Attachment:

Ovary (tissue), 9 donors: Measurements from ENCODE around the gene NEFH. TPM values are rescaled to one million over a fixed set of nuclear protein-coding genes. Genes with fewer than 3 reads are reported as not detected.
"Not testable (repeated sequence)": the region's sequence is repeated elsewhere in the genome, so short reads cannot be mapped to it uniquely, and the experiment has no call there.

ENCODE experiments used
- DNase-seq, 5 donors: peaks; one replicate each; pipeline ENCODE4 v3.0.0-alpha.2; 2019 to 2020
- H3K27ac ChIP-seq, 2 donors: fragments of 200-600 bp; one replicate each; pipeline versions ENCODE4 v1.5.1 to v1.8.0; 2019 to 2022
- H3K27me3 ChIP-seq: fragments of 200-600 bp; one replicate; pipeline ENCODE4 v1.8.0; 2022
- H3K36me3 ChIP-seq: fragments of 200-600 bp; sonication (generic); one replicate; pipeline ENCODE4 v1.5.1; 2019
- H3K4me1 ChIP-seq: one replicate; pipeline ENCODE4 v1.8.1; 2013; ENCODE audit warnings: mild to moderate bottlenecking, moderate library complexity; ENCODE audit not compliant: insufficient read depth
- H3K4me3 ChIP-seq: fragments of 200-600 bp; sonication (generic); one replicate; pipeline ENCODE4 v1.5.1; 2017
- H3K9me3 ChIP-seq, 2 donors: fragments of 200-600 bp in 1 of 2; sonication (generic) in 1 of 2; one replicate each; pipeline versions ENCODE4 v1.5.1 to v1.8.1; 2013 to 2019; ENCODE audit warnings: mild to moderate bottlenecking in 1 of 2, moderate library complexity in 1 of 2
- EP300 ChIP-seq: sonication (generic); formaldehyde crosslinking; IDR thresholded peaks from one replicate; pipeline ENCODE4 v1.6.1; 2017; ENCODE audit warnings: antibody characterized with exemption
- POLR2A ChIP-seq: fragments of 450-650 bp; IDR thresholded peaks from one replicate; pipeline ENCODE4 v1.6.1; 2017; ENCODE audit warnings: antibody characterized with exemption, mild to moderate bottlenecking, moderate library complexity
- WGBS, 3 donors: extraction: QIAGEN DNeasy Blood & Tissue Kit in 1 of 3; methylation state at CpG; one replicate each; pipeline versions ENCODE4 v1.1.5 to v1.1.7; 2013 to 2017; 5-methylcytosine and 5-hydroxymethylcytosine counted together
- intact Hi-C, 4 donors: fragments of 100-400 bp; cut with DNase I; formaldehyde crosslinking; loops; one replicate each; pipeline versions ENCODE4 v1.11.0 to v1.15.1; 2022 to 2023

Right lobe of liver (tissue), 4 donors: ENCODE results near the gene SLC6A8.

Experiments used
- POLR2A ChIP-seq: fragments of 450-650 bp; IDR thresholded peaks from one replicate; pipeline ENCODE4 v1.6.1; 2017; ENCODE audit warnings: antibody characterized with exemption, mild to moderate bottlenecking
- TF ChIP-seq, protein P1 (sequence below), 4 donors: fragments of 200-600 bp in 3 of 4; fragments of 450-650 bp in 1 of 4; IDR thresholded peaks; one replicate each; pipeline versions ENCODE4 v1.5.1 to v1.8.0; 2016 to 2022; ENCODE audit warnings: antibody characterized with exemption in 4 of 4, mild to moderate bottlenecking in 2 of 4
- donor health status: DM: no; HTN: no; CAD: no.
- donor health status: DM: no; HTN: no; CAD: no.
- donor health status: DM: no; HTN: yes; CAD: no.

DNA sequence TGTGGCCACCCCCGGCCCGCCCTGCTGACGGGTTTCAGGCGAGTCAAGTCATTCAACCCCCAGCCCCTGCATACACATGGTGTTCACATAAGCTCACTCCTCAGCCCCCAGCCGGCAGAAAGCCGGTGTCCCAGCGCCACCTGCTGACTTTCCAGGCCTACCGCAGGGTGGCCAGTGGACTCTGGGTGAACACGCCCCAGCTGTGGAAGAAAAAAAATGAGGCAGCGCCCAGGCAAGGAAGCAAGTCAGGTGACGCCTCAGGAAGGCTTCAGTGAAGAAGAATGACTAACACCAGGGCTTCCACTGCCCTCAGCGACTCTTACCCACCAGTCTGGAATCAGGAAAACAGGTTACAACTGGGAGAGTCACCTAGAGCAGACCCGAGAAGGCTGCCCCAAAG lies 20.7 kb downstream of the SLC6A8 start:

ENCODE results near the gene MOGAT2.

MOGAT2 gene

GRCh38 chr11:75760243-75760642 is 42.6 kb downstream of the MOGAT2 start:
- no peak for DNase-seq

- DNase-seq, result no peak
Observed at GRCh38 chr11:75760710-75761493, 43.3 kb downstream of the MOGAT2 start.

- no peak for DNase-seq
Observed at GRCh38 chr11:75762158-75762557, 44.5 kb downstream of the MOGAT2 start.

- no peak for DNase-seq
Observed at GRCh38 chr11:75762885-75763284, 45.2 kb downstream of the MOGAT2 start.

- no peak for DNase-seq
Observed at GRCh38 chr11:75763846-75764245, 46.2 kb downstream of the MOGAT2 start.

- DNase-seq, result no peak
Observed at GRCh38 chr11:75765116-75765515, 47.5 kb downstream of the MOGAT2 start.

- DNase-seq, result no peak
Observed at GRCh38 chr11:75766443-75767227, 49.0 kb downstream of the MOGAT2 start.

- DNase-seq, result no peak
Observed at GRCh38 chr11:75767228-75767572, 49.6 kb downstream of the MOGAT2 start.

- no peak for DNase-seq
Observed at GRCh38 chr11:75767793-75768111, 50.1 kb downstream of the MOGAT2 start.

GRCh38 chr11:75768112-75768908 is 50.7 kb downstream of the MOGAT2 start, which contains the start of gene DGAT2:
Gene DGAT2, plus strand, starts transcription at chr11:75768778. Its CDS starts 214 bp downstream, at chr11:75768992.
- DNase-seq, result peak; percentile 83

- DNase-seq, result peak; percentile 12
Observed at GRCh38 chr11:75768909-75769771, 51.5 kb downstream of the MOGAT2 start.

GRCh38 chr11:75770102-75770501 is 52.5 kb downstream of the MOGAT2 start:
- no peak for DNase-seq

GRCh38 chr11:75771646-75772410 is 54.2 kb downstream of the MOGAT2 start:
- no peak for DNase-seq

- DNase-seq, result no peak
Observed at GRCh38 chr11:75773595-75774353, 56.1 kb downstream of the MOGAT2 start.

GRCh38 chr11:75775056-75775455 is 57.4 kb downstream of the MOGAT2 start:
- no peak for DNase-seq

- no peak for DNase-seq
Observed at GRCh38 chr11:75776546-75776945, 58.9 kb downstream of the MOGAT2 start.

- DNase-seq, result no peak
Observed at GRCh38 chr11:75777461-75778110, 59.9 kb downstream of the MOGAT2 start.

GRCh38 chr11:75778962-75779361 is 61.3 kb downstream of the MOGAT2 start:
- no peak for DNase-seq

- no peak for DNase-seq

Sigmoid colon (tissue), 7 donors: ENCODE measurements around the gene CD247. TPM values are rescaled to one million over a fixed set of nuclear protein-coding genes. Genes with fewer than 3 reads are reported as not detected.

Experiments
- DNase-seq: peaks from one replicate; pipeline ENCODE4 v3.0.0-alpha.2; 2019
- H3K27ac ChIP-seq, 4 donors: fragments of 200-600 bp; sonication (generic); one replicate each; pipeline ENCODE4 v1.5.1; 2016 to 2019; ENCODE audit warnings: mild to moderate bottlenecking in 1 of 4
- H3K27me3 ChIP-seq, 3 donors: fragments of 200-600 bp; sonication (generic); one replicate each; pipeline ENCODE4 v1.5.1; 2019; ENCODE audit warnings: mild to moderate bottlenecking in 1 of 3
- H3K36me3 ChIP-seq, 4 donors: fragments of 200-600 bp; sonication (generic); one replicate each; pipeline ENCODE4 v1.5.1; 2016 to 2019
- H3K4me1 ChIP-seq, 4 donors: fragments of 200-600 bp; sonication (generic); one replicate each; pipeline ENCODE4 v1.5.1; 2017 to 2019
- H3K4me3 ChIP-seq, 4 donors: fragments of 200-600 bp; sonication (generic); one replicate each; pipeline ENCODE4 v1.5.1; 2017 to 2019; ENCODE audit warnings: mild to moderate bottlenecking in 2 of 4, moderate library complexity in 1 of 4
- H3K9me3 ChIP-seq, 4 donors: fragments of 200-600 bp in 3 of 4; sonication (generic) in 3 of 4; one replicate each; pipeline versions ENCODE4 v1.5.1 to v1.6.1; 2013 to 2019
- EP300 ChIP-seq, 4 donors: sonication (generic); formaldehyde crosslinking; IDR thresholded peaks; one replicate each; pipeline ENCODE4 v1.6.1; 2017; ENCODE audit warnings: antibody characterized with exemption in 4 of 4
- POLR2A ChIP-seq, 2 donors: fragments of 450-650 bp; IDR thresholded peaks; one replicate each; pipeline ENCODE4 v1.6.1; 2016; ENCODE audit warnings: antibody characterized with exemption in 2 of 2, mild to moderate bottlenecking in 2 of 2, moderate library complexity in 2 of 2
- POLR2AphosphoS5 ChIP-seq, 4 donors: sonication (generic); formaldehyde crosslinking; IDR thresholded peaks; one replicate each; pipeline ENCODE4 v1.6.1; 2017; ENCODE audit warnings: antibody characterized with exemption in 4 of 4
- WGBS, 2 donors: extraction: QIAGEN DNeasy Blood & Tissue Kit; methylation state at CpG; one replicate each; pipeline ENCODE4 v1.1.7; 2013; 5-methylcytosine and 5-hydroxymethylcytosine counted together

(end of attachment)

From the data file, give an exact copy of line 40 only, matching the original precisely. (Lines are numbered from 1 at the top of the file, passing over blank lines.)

Observed at GRCh38 chr11:75767228-75767572, 49.6 kb downstream of the MOGAT2 start.